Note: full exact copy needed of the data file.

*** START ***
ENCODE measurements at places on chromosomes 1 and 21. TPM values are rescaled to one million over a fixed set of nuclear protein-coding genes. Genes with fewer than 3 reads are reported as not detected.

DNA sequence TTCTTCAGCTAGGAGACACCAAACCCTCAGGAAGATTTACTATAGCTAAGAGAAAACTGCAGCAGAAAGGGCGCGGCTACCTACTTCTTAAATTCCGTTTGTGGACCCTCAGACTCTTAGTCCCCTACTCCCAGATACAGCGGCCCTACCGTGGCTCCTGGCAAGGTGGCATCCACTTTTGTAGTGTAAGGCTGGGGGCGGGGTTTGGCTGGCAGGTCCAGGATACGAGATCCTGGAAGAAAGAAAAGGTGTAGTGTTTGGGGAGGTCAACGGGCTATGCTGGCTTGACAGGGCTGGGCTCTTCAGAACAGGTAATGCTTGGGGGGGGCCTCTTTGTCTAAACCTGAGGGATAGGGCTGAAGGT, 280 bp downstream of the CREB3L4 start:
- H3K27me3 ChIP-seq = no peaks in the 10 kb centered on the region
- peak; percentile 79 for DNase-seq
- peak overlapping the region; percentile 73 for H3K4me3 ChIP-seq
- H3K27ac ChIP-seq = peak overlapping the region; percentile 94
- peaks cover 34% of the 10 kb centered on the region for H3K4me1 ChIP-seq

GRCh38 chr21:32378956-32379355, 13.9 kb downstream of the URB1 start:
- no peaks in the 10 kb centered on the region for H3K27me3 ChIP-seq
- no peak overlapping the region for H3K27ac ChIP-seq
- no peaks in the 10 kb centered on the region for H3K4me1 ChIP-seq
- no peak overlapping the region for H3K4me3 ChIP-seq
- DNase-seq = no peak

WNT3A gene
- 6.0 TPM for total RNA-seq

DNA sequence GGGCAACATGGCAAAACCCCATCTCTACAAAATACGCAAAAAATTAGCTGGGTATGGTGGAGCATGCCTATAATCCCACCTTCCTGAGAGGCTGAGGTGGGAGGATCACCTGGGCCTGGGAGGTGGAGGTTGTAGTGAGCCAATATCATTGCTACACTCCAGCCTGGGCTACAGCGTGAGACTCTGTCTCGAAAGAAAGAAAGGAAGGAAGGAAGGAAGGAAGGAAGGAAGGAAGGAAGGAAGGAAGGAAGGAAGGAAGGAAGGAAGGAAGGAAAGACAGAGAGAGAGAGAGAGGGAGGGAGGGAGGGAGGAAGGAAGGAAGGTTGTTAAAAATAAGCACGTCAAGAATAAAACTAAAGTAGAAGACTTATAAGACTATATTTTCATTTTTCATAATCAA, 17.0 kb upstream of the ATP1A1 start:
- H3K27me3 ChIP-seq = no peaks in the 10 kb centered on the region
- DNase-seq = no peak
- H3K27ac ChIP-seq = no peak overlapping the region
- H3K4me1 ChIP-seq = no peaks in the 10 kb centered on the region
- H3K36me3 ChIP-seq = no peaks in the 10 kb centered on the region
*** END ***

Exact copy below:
ENCODE measurements at places on chromosomes 1 and 21. TPM values are rescaled to one million over a fixed set of nuclear protein-coding genes. Genes with fewer than 3 reads are reported as not detected.

DNA sequence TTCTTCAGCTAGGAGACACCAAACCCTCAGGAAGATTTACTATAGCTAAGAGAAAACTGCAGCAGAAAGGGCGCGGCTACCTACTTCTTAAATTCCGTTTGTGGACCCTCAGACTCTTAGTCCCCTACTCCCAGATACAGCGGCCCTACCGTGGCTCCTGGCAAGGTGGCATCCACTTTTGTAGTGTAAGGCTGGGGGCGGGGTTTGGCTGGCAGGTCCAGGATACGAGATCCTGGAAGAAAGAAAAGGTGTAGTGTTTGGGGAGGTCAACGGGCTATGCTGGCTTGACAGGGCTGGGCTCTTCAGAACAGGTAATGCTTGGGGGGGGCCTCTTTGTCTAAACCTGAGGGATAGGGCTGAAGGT, 280 bp downstream of the CREB3L4 start:
- H3K27me3 ChIP-seq = no peaks in the 10 kb centered on the region
- peak; percentile 79 for DNase-seq
- peak overlapping the region; percentile 73 for H3K4me3 ChIP-seq
- H3K27ac ChIP-seq = peak overlapping the region; percentile 94
- peaks cover 34% of the 10 kb centered on the region for H3K4me1 ChIP-seq

GRCh38 chr21:32378956-32379355, 13.9 kb downstream of the URB1 start:
- no peaks in the 10 kb centered on the region for H3K27me3 ChIP-seq
- no peak overlapping the region for H3K27ac ChIP-seq
- no peaks in the 10 kb centered on the region for H3K4me1 ChIP-seq
- no peak overlapping the region for H3K4me3 ChIP-seq
- DNase-seq = no peak

WNT3A gene
- 6.0 TPM for total RNA-seq

DNA sequence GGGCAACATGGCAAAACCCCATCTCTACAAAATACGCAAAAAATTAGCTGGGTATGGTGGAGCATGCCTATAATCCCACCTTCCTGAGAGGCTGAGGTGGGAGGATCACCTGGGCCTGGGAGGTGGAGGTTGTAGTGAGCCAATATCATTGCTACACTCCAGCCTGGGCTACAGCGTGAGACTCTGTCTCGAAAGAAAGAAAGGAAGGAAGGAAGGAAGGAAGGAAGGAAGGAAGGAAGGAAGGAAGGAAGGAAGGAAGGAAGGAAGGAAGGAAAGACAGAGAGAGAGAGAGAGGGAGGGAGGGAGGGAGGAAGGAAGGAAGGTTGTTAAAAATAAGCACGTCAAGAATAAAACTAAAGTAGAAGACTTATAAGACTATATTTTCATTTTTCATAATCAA, 17.0 kb upstream of the ATP1A1 start:
- H3K27me3 ChIP-seq = no peaks in the 10 kb centered on the region
- DNase-seq = no peak
- H3K27ac ChIP-seq = no peak overlapping the region
- H3K4me1 ChIP-seq = no peaks in the 10 kb centered on the region
- H3K36me3 ChIP-seq = no peaks in the 10 kb centered on the region